Jouin Manku and Air France Unveil New Lounge in Terminal 2F of Paris–Charles de Gaulle


After four years of design and building works, Jouin Manku and Air France unveil the new Air France lounge in terminal 2F of Paris–Charles de Gaulle airport.

Positioned between two of the terminal’s jetties, this new 3,000m2 space, the fruit of a collaboration with Groupe ADP, contributes to the overall renewal of the airport.

‘There is something magical, extraordinary about the act of flying, of rising up into the air among the clouds. A fantasy made possible since the end of the 18th century thanks to genius inventors the likes of the Montgolfier brothers or the Wright brothers. At a time when the technology is no longer the question and planes are again taking off, when the world is resuming its dizzying pace, perhaps more than ever we need islands of calm in this ocean of speed.* For the Air France lounge we wanted to suspend time, and in the best possible way to prepare travelers who are getting ready to fly off. The intention was to work around ideas of levitation, lightness, a sense of escape, for an airline company with a glamorous image, symbol of French elegance.’ Sanjit Manku and Patrick Jouin

The Lobby / The Wing: The entrance, a footbridge, is designed as a gentle transition leading into the lobby. The eye is immediately caught by a kinetic sculpture that hangs down from the ceiling, echoing the curve of an airplane wing.


As the viewpoint changes, so the wing discretely reveals the atmosphere of the lounge. The rhythm slows, the voyage begins. On the left, the Air France reception and its welcoming staff to look after any last-minute details; all that’s left is to pass through to the other side.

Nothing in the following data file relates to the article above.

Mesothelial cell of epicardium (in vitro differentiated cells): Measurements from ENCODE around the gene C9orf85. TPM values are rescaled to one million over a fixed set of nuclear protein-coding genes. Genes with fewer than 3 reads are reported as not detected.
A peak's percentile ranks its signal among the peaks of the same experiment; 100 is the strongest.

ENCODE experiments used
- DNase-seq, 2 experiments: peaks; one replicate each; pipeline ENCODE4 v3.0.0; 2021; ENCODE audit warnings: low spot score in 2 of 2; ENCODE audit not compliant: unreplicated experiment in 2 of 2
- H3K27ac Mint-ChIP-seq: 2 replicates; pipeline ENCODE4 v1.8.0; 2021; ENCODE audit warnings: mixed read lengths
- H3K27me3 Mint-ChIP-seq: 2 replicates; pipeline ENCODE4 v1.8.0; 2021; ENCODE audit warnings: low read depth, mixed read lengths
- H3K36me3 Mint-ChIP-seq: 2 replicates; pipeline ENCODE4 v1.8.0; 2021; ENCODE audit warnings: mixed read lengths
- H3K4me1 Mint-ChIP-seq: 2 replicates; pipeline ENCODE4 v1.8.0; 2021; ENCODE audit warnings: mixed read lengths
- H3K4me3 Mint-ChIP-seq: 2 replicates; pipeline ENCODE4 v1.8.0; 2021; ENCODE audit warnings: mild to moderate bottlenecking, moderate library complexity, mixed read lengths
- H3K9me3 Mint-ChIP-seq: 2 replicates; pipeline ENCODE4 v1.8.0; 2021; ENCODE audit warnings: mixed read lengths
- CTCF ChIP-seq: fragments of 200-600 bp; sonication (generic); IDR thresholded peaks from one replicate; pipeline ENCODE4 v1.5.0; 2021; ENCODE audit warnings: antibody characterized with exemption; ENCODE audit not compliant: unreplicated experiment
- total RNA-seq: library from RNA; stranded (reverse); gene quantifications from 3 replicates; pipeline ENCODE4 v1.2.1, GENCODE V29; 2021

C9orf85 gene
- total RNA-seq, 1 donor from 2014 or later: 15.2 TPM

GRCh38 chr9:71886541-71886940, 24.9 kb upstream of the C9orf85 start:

The Runway eye: Behind the wing, the ground floor of the lounge is spacious and clear to understand. It is easy to move around, find your way and settle in. At the centre, the ‘warm heart’ radiates, epicentre of activity with its booths for food and refreshments and seating designed for exchange.


On the edges, set back from the flow of circulation, are more private areas for relaxation. Thanks to a simple and intuitive colour coding system using the Air France colours, passengers are unconsciously guided. Red for areas of movement and refreshments, blue for calm, with hushed spaces and gentle lighting.

Relaxation and refreshments: On either side of the central island that rises through both levels, large, semi-circular banquettes form lounge areas that are conducive to relaxation but also to conversation. They are separated by diaphanous screens in fabric of a slightly irregular weave, giving a rhythm and gentle poetry to the space. meanwhile, smaller alcoves create a more pronounced break between the social area and the more private spaces.


Made to measure, the wool-covered banquettes provide a deep seat and generous backrest. in the same spirit, the leather armchairs designed by Patrick Jouin for Ligne roset embrace users in their enveloping frame, while their legs, drawn in a single line, accentuate the idea of floating. Connected side tables provide for recharging electronic devices by means of an induction system.

Switch off / Freshen up: Upstairs, near the Clarins Travel Spa and away from the hustle and bustle, large, comfortable chaises longues are dispersed and the lighting softened, to give those travellers with a bit more time the possibility to switch off completely. Nearby, a large bathroom offers ten shower rooms.

Clarins Travel Spa


The bathroom is decorated in contrast with the rest of the lounge, in dark, marine tones and lighting that imitates light glistening on water. At the centre, a large timber bench is surrounded by the individual bathroom capsules in gleaming white. An invigorating contrast, and particular care was given to each detail, including in the toilets, where above the hand basins rise huge mirrors screen-printed with a sea of clouds in the background.